2016 WHO Classification of Brain and Central Nervous System Tumors
A More Precise Diagnosis Leads to Better Treatment Options
the genetic information of the tumor (molecular markers)
For the first time since 2007, the World Health Organization (WHO) has reclassified central nervous system (CNS) tumors. Historically, tumors were diagnosed by the way they looked under the microscope (histology). The 2016 updates, informed by leading neuro-oncologists and neuropathologists, recommends a layered approach to classifying a tumor. This approach includes evaluating both:
its histology (the way the tumor looks under a microscope)
The more specific classification leads to a more accurate prognosis and helps guide treatment, since some treatments have been shown to work better against tumors with certain markers. In addition, it allows for patients to be considered for clinical trials or other therapies that may be appropriate for their specific tumor.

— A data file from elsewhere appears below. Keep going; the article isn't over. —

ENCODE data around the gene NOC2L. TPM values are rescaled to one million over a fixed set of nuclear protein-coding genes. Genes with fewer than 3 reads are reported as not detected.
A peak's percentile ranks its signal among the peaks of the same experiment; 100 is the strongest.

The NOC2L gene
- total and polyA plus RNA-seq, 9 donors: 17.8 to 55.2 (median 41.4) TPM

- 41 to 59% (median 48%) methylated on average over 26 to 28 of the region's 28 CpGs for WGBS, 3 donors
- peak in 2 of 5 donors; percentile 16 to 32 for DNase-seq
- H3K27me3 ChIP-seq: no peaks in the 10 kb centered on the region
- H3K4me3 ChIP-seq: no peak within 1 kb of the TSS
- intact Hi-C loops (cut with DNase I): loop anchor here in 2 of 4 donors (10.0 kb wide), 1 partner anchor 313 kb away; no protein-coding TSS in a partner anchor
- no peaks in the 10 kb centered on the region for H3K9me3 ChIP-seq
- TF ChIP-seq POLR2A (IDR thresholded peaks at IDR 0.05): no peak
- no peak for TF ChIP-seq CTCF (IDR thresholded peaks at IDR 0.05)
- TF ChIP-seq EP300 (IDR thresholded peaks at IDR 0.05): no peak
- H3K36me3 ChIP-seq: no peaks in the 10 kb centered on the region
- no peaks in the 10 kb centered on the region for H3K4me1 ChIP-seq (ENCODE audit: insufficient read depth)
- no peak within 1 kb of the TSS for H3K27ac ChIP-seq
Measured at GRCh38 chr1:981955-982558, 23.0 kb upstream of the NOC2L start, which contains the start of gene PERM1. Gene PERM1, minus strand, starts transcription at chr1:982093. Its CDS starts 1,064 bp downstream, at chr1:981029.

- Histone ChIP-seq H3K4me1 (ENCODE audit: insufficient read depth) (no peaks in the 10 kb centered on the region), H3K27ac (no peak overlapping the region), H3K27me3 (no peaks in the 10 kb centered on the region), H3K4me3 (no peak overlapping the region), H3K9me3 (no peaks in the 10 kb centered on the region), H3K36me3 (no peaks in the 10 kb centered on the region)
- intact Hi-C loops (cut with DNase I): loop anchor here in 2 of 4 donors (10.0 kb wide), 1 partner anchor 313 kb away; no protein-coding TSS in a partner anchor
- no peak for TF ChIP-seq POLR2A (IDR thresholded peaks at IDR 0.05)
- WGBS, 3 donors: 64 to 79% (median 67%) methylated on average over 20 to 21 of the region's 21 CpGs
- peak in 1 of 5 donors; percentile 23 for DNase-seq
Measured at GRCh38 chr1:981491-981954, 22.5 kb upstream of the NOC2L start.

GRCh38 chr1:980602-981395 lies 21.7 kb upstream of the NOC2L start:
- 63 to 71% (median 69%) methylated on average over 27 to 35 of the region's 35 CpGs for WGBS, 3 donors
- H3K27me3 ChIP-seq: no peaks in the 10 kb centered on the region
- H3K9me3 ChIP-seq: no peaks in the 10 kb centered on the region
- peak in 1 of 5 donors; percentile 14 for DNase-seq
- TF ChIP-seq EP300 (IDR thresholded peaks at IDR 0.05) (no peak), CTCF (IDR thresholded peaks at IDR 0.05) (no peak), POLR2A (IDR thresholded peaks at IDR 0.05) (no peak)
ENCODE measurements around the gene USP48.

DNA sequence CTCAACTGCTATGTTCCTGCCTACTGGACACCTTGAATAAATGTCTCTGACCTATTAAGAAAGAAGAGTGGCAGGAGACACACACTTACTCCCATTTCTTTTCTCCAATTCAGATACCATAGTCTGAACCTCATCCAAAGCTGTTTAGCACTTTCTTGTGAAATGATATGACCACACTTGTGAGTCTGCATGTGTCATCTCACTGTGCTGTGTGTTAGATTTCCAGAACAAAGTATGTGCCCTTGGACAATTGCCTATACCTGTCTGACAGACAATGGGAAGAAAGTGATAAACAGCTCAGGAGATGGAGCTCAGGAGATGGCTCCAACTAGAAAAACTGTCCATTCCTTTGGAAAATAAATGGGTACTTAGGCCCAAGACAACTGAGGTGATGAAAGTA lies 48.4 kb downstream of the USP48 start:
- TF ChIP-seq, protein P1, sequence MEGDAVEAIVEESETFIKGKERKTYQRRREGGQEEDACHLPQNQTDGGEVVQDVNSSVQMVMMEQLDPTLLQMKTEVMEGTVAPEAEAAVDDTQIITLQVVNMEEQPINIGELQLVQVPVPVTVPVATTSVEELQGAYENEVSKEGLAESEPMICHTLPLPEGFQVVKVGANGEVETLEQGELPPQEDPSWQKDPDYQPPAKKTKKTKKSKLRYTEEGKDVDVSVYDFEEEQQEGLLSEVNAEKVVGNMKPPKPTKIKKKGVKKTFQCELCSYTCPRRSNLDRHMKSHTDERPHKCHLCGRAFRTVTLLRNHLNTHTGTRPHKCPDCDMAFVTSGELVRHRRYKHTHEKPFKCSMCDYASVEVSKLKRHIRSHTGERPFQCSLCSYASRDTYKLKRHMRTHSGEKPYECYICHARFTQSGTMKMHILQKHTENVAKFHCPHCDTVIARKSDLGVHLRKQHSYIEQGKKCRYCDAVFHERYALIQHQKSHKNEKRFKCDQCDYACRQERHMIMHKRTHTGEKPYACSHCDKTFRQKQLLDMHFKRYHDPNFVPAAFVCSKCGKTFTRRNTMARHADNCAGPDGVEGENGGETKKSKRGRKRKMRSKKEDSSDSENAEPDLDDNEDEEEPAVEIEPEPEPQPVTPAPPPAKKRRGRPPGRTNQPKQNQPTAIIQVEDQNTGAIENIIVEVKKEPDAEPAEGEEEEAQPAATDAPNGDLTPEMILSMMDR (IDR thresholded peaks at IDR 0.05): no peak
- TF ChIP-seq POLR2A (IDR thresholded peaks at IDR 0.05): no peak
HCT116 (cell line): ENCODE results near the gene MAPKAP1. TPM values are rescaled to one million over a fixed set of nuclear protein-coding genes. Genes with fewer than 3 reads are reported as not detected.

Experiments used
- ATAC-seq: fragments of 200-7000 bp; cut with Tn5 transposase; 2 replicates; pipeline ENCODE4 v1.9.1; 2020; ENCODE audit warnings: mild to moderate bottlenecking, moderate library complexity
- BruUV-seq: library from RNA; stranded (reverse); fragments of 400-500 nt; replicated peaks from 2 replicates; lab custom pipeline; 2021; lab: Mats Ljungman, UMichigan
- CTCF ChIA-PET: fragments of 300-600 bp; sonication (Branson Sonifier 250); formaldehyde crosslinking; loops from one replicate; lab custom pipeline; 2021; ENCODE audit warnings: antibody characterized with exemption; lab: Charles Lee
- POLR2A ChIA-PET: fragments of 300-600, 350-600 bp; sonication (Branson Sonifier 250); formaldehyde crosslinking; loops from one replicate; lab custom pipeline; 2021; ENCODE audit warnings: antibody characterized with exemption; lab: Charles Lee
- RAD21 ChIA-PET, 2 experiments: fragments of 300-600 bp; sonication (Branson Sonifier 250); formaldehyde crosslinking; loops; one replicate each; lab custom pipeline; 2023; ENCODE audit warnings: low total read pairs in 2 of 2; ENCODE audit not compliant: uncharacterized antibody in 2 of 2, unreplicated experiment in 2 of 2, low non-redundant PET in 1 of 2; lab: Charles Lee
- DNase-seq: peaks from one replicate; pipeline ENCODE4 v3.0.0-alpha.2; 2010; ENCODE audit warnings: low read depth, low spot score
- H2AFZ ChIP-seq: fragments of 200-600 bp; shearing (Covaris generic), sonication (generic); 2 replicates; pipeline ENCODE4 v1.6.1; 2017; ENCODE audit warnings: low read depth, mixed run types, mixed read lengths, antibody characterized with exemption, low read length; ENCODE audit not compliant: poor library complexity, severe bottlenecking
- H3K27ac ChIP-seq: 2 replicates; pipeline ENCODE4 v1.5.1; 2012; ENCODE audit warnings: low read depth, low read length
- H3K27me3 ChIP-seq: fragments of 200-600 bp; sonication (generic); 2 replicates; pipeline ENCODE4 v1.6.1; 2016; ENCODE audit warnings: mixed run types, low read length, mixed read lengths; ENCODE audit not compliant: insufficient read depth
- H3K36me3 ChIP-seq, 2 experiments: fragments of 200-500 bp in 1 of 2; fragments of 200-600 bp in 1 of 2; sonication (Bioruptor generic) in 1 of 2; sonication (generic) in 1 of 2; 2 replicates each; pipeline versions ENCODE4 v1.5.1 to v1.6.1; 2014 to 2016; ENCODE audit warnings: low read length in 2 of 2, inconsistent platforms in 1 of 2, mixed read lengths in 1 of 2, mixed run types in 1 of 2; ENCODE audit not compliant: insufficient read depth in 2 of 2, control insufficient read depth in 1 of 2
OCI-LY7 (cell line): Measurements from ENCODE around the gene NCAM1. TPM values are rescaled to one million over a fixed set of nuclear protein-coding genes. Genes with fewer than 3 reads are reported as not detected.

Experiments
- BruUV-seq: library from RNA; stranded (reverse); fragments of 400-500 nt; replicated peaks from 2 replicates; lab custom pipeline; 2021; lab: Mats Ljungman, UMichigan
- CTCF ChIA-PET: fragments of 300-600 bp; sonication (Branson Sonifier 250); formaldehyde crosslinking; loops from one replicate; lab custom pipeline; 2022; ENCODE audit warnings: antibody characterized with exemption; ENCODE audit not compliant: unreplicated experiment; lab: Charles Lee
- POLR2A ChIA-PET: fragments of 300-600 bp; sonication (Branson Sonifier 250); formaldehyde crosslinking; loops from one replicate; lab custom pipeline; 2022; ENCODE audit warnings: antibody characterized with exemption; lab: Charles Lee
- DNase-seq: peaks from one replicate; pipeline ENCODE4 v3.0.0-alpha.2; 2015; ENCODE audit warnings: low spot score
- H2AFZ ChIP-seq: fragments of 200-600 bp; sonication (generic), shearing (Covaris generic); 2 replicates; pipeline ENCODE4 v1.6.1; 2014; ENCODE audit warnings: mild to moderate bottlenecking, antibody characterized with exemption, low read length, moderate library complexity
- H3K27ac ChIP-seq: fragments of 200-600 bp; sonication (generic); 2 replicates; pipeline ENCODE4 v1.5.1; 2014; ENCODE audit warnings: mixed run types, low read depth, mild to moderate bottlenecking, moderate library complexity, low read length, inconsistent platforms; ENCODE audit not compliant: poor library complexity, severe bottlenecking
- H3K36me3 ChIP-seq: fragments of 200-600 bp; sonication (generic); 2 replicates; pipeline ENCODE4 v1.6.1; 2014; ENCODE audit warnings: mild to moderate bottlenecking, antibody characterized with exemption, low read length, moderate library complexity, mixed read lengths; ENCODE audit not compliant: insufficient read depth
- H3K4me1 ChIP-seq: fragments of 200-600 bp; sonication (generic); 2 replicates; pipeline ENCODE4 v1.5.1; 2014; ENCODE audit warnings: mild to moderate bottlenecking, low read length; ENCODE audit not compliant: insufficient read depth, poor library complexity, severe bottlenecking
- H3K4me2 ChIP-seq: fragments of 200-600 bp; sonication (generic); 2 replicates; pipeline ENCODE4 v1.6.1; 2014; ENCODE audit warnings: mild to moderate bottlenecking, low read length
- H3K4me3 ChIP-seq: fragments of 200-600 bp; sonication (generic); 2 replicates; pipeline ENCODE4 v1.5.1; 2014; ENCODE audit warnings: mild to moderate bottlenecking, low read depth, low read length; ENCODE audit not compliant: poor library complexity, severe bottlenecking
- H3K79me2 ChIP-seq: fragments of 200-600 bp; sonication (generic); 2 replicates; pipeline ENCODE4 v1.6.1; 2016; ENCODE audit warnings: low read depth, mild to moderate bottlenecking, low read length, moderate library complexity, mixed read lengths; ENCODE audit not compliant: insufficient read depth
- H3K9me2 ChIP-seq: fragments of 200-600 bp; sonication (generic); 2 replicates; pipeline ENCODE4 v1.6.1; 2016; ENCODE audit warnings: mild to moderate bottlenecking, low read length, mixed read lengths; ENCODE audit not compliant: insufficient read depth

The new classification incorporates molecular information that was previously not included. These new entities, variants and patterns, such as IDH wildtype and mutant, help further identify a tumor.
The additional molecular detail allows for a more objective and precise approach to classifying a tumor. For example, two tumors may look the same when viewed under a microscope but when their genetic makeup is examined, there are clear differences in the tumors.
What You Should Consider Before Surgery or Biopsy
If you are interested in molecular testing, it is important that the clinical team collects and saves enough tissue during the surgery or biopsy. The tumor tissue gathered from a surgery or biopsy is what is tested to determine the genetic information.
Please note: The ABTA is in the process of updating its website and materials to reflect the changes from the new classification.